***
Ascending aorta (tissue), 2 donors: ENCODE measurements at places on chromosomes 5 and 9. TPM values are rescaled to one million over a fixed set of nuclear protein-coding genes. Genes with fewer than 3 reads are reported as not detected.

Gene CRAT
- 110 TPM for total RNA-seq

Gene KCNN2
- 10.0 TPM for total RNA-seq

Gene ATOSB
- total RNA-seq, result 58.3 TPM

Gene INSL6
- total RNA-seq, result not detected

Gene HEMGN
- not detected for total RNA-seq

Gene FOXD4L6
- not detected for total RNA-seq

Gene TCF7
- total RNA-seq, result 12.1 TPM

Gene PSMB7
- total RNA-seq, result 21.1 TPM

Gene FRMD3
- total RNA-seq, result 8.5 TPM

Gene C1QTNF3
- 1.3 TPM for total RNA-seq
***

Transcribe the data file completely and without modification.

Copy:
Ascending aorta (tissue), 2 donors: ENCODE measurements at places on chromosomes 5 and 9. TPM values are rescaled to one million over a fixed set of nuclear protein-coding genes. Genes with fewer than 3 reads are reported as not detected.

Gene CRAT
- 110 TPM for total RNA-seq

Gene KCNN2
- 10.0 TPM for total RNA-seq

Gene ATOSB
- total RNA-seq, result 58.3 TPM

Gene INSL6
- total RNA-seq, result not detected

Gene HEMGN
- not detected for total RNA-seq

Gene FOXD4L6
- not detected for total RNA-seq

Gene TCF7
- total RNA-seq, result 12.1 TPM

Gene PSMB7
- total RNA-seq, result 21.1 TPM

Gene FRMD3
- total RNA-seq, result 8.5 TPM

Gene C1QTNF3
- 1.3 TPM for total RNA-seq